Arguably though for Behn, the most exciting moment of the series came when she scored the game tying goal against Slovakia with only 32-seconds left in the game to send it to overtime; firing a loose puck past goaltender Olga Jablonovska. After an extra session was played and no decisive winner, the two teams went to a shootout which saw the Norwegians come away with 5-4 victory, well on their way to the silver. Describing that pinnacle moment in which she scored, Behn recalls, “That game was thrilling because the intensity was just so high! I remember I was put on the ice towards the end of regulation so that I could screen the goalie. I remember thinking that I just had to score. When I got that shot from my teammate and managed to score on that rebound, that is a feeling that I cannot even describe”.

And how could she? Once again, it comes down to rarity that few ever get to experience. A tying goal against another nation that keeps your own country’s medal hopes alive. But this is a prime example of Behn’s net presence and when it mattered the most. She also is able to put that medal run into perspective for me. “To win that silver medal was an amazing experience. That meant a lot to me and it’s something I will never forget. Our team was strong that season, and everyone was motivated to show what we really could do. I think this team spirit and the fact that I was in really good shape that season led me to having such strong tournament”.

 

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Henriette Behn in hot pursuit of the puck while playing for Vålerenga in the Norwegian women’s ice hockey league (Photo credit: Kenneth Myrhe).

2016 was Behn’s final U18 tournament appearance and Norway could not recreate their success from the year prior. For Behn, recognizing that it was her last tournament at this particular level was a slightly surreal experience even though she enjoyed it as a whole. “I thought it was a good tournament because that year there were many new players in the group. But of course, it was kind of weird knowing it was my final tournament with the U18 team”. Maybe even somewhat ironic too, that her final statistics from the tournament are incorrect, which she jokingly points out. “I had two goals in that tournament”, she laughs; “the stats are wrong”. Officially, the IIHF has her down as having 1-goal and 1-assist in the 5-game tournament. Norway finished fourth overall with another record of 2-wins and 3-losses.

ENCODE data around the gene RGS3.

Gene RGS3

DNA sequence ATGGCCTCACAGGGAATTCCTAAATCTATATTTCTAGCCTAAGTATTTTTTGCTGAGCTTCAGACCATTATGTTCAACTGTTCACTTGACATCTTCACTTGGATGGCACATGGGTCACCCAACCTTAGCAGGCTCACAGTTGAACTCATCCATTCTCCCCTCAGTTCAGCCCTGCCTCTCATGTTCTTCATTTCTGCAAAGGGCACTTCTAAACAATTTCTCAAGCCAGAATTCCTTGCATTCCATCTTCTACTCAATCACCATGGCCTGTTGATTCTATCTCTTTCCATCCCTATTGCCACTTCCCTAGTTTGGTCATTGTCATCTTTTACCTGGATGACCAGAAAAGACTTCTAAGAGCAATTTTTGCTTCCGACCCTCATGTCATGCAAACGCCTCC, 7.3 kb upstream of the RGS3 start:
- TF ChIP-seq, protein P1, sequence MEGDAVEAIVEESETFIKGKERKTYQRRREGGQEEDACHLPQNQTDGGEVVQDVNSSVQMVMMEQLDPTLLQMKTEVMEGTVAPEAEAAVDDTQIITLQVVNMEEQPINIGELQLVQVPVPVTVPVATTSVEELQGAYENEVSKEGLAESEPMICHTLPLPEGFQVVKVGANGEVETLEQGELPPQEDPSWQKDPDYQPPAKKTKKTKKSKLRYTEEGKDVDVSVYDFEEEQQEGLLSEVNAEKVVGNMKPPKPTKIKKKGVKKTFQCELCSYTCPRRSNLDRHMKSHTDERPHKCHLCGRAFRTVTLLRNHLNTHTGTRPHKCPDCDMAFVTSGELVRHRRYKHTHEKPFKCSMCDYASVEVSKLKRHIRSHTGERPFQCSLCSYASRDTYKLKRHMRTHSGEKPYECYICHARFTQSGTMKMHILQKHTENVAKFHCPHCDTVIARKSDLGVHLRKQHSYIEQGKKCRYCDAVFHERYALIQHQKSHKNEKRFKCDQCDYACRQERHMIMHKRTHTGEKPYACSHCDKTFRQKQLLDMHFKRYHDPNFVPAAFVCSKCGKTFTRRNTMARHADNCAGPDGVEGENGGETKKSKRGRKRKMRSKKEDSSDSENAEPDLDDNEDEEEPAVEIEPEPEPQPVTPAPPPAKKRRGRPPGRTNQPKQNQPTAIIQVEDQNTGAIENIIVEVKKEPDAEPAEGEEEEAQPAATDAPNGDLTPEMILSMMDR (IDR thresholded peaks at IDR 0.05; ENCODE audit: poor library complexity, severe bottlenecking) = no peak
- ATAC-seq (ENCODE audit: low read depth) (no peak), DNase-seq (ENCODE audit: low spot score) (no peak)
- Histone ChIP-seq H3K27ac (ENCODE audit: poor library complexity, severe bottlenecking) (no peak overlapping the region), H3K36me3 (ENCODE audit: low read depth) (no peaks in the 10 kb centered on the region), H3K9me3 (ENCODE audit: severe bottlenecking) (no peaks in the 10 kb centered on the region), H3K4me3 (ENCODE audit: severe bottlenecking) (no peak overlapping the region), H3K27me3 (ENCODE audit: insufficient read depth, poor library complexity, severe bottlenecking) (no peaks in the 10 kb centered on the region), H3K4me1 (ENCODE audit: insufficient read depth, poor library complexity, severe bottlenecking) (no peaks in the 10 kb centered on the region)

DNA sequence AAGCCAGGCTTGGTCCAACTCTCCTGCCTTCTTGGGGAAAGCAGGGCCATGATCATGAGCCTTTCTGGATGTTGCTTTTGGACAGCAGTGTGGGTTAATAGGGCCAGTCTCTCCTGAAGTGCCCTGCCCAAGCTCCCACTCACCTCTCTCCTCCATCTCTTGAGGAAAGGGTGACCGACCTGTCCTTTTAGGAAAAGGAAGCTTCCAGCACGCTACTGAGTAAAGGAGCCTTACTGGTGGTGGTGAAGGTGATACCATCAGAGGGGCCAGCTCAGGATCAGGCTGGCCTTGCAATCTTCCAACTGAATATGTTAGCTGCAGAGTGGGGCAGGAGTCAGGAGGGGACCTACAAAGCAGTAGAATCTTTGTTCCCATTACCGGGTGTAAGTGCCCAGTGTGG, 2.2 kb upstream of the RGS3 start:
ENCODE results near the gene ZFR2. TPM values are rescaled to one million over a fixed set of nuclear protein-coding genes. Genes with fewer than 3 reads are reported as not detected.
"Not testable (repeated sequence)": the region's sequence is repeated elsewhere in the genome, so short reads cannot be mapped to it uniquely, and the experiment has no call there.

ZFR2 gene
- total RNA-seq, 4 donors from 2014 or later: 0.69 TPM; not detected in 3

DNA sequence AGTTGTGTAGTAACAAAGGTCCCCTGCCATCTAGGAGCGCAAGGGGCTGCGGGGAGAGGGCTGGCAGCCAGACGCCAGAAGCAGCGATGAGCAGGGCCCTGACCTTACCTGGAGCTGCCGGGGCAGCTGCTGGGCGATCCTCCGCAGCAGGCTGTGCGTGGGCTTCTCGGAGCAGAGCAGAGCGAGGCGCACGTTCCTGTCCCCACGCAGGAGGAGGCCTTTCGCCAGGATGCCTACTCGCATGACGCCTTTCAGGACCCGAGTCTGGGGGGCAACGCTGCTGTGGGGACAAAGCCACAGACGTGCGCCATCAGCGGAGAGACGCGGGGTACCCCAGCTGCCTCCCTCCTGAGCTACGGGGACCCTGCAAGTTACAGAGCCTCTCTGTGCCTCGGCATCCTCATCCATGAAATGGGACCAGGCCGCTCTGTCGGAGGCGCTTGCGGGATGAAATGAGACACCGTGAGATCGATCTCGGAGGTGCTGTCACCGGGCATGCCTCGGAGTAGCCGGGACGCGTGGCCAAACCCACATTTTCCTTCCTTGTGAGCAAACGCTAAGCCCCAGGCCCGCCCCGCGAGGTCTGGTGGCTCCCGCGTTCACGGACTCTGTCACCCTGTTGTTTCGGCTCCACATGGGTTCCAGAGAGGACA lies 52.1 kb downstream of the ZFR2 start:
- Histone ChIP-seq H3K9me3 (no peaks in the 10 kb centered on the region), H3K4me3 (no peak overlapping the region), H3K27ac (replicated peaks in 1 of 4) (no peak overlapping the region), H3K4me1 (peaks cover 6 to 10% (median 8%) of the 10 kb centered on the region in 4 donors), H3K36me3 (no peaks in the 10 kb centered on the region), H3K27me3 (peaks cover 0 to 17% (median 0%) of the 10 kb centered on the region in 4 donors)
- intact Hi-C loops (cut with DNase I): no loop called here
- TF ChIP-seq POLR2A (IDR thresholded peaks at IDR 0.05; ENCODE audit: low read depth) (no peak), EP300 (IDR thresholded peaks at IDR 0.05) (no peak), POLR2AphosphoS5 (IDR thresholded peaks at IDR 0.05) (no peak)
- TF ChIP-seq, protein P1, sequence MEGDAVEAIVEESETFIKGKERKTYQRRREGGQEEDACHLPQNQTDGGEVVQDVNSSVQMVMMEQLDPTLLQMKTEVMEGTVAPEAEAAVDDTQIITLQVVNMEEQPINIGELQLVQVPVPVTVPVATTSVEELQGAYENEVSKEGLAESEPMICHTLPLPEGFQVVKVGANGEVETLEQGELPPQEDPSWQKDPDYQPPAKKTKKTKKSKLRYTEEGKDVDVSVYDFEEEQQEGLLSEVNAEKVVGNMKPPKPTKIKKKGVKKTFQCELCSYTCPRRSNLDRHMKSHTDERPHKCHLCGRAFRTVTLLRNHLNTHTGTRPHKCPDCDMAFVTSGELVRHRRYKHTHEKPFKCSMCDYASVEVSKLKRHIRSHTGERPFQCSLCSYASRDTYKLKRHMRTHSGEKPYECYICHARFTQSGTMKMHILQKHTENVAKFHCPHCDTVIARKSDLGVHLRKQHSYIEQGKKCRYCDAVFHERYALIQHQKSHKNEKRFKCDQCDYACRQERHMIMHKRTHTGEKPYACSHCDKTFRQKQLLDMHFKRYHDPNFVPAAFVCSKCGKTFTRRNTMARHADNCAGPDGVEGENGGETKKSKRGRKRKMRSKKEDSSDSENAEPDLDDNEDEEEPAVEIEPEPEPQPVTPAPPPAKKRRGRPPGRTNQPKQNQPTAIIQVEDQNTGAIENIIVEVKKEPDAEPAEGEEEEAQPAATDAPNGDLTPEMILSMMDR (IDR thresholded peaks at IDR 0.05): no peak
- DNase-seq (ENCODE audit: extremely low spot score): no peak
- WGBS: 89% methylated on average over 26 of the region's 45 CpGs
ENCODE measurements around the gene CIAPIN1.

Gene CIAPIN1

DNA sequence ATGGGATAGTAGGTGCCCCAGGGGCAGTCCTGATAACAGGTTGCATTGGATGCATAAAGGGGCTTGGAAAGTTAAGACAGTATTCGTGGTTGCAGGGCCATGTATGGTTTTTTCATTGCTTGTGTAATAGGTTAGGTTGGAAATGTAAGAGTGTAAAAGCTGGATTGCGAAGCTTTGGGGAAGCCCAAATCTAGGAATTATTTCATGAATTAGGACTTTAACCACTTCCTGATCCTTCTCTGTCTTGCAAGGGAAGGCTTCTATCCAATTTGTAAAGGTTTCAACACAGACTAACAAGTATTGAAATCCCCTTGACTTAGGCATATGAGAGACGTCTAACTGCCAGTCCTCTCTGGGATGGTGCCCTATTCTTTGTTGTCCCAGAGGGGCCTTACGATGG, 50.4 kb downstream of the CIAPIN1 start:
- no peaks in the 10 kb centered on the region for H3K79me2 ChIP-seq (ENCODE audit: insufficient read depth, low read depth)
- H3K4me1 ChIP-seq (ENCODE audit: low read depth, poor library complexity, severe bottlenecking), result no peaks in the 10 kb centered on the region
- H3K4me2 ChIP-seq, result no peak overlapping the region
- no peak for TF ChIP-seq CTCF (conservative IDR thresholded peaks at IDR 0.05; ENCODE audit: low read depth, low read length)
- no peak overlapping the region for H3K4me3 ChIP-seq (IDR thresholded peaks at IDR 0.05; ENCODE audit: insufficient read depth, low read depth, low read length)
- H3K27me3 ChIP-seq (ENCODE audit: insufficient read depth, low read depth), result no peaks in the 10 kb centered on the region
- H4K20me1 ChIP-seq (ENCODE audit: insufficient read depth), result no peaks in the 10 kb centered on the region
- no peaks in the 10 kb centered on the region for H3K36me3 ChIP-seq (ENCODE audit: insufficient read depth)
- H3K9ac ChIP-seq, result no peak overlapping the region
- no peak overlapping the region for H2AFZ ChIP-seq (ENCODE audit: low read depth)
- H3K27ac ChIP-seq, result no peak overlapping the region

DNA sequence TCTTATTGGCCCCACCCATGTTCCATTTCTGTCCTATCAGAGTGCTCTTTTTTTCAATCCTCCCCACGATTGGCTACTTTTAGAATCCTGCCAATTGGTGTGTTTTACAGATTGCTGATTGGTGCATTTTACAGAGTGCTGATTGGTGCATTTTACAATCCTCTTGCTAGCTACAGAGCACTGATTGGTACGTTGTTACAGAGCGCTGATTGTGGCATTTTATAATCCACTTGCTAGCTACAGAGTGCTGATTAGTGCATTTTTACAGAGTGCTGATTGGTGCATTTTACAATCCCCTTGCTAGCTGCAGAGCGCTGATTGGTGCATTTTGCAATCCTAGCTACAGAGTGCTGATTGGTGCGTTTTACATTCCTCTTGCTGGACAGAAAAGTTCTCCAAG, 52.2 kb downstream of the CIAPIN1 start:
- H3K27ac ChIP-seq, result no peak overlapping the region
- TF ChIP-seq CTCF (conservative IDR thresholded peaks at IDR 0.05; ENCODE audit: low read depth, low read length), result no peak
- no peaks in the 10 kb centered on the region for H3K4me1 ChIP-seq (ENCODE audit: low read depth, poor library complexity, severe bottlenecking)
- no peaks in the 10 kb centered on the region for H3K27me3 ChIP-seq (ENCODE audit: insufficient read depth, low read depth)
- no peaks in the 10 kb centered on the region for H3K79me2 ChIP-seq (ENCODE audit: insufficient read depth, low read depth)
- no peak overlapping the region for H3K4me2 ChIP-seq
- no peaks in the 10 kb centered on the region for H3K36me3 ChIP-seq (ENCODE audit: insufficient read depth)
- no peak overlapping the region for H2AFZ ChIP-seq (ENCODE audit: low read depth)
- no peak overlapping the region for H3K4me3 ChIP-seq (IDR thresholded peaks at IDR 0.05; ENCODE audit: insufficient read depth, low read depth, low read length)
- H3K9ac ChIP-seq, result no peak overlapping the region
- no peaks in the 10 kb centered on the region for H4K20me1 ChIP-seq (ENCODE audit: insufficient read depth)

Though these were Behn’s last U18 appearances on the Norwegian national team, they are likely not her last for Norway, nor does she expect them to be. “I was actually in Hungary with the Norwegian national team back in November (2016), so I hope that I will have the opportunity to play for them going forward. This is something I work hard towards and have in mind every time I workout, so it is definitely something that I am striving for”.

So while she is actively preparing herself for the next opportunity to play for her homeland, what is Henriette Behn’s current status in hockey? Färjestad BK; a hockey club in Sweden that is one tier lower than their Swedish elite women’s hockey league. Asked about the decision to leave the familiar confines of Vålerenga, Behn tells me that she opted for Färjestad BK to further develop her skill level. “I was looking for a more challenging season, and wanted to develop myself even more. As a hockey player this is naturally something you always strive for. Therefore, I was contacted by the Färjestad BK’s coach and received an offer to play there this season. I felt like this was an appropriate league for me where I could develop”.

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Here once again Henriette is jousting in front of the Slovakian net, anticipating a deflection or a rebound (Photo credit: Claire de Groot).

And does Behn hold out hope that Färjestad BK may even be promoted to Sweden’s top women’s league? “Yes, there is a possibility that my team will be promoted to the top league. This is what we are working for during the season, so it will definitely be cool to see how we will do in these qualifications. For my part, I definitely want to work hard to reach this goal. And that is to play in the top Swedish women’s league!”. In 6-games this season with Färjestad BK, Behn has 2-goals and 2-assists.

It is interesting to see how this young lady, who knows her way around the front of the net, has no issues with trudging through the trenches in order to better herself. She gets it. She has it figured out. I do not really like the adage of “what doesn’t kill you makes you stronger”. It is far too overused and has lost its meaning. But there is something to be said about paying ones dues (to snatch a different phrase). It seems that Henriette Behn has found the proper niche where she can not only challenge herself physically on the ice, but where she also can have an attainable goal in her sights. And while that goal is an attainable one, it is not something that she can just skate right up to and take whenever she pleases. “Nothing comes easy”, she tells me. “You have to put in effort and hard work to get where you want to. And you have to sacrifice a lot of things to reach your goals. But hard work always pays off in the end”.

Thank you, Henriette! Very well stated.

 

 

 

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Andrea Rišianová: Team Slovakia U18 Women’s Goaltender

“Our team’s goaltending coach came to my mom one day with some goalie pads and equipment and said, “Okay, Andrea is going to be a goalie now. I don’t really know how, but I can tell that she knows it; she can play the position”. That is how her role as a goaltender started. Simple, but intuitive on the part of her goaltending coach. It’s Christmas Eve, and I am chatting with a 16-year old netminder for Slovakia’s U18 national team, Andrea Rišianová.